Saturday, 3 October 2015

Introducing Project Soundcheck

Originally published on Couch Assassin.

You're out on the town, at a bar. From the corner of your eye, you notice two people. The situation seems funny to you; One of them looks uncomfortable. Maybe like they're stuck in an unpleasant, possibly dangerous situation. Something definitely doesn't seem right. So what do you do?

Introducing Project Soundcheck. This initiative was brought to life after a study came out from the Ottawa Hospital that one in four sexual assaults take place in mass gatherings. After this study was released, the Sexual Assault Network (SAN) and the Ottawa Coalition To End Violence Against Women (OCTEVAW) put a proposal together and they received funding from Crime Prevention Ottawa to create and deliver bystander intervention at local music festivals.

Kira-Lynn Ferderber is the project lead of Project Soundcheck. She was hired in April as a consultant to organize and deliver the training. She has been teaching anti-bullying anti-homophobia workshops and been involved in anti-violence activism and feminist activism for a long time. She is also a performer and rapper in Ottawa.

The project's first phase began this past summer, with events such as Canada Day in Kanata, Bluesfest, Escapade and Arboretum Festival. Phase two of the project was launched in September and included events such as CityFolk, Ottawa Burlesque Festival, House of PainT and Nuit Blanche.

As Ferderber explained, the training touches upon different kinds of things that can happen that could potentially lead to sexual violence. "The kind of training I do is called bystander intervention. People might picture this as making a dramatic scene, and them coming in running in a situation, punching someone or trying to rescue someone. But we're not trying to create violence and you can actually intervene effectively by talking and checking in."

If you're in a public space, and you see two people and you feel concerned for one of them, you can intervene without confrontation or accusation. Going up to someone and saying "Hey, how's it going?" or "How's your night going?" is a good way to let people know that you see them and that you are there. For the perpetrator, now they know that people are looking at them. For the person potentially in trouble, if they were hoping to ask someone for help but they don't know who, now they have an ally. "Sometimes, people who want to intervene don't want to confront someone, especially if they are wrong and that everything is fine," added Ferderber. "If you say to someone "Hey, how's your night?", it's not a big deal. That's why it's called Project Soundcheck [...] We check in to make sure everyone is safe and sound."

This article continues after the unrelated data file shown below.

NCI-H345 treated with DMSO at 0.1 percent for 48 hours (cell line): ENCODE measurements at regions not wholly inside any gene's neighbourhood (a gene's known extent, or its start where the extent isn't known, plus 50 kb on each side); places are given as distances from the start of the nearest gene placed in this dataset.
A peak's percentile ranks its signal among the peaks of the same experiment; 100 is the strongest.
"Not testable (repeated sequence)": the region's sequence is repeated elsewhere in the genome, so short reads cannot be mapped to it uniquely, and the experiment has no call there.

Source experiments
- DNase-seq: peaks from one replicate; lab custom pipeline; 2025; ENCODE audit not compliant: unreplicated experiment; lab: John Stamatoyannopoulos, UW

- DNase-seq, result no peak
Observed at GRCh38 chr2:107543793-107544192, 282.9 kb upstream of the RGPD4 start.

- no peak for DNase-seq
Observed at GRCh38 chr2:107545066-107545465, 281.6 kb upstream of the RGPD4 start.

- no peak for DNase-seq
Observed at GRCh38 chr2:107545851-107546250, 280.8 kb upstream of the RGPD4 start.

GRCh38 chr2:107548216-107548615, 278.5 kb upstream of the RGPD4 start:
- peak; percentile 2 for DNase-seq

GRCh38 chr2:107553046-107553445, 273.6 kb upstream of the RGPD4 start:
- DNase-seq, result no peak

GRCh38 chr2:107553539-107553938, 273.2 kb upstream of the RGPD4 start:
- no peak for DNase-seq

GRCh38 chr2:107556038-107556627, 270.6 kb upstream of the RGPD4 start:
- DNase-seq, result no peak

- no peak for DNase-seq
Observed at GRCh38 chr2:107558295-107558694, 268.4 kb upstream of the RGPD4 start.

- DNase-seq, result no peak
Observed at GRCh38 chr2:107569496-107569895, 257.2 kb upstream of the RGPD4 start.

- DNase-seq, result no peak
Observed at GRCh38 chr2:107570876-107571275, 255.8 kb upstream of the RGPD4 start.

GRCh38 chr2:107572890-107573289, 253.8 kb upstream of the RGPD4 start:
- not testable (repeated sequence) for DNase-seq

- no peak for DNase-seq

Another technique that works is to create a distraction. You can use this technique to engage the person you're worried about or you can use it to engage the person whose behaviour you're worried about. This gives an opportunity to the person (potentially) in trouble to leave the problematic situation. This technique doesn't take as much courage; you can act like oblivious, like you don't know anything is wrong.

Right now, the training is focused on staff and volunteers of local music festival. Ferderber envisions the project growing to eventually include patrons and artists to receive this type of training. For Bluesfest and Escapade, Ferderber's team attend the volunteer orientation session in order to give the training. Volunteers received handouts, which included a small cards with cliff notes. The cards include tips and tricks as well as a list of resources. The card is a good reminder of what is discussed at the training but also serves for volunteers who missed the orientation sessions. The feedback that the team has received so far has been positive. Ferderber would love to see this expand. Other places in Ontario have inquired about the project. "Every festival can benefit from this kind of training."

"The goal of the project is ending sexual violence but if sexual violence still happens, we want to have a good, effective response to it. We're trying to make Ottawa festivals safer but we're also that hoping people will use these skills when they leave Ottawa. They might use them at another festival they attend in another city. They might need to use them when they're volunteering at Bluesfest but they might need to use them in January when they're in a bar in the market." If someone hears about an incident that has already happened or if something happens in another setting, they can use the resources and tips that they have learned during the training.

There are many resources in Ottawa for those who need them, including the Sexual Assault Support Centre and the Ottawa Rape Crisis Centre, who both have crisis lines that you can call. OCTEVAW's website is a great source of information with many resources listed. If people are planning a festival or big event in Ottawa, SAN is still available to provide training, free of charge. Kira-Lynn can give training to your staff or volunteers. The sessions vary from event to event and the training can be customized accordingly to what the needs of the volunteers are. So what's next? The project is hoping to expand and possibly release a podcast on some issues, including bystander intervention and racism.

"Music festivals have the potential to be a safe space. because there are a lot of people to help you if you're in trouble. But they can also make people feel invisible in a crowd, they feel like that they can get away with something because everyone thinks that someone else will do something to stop it." Therefore, we all have a role to play in ensuring everyone's safety.

No comments:

Post a Comment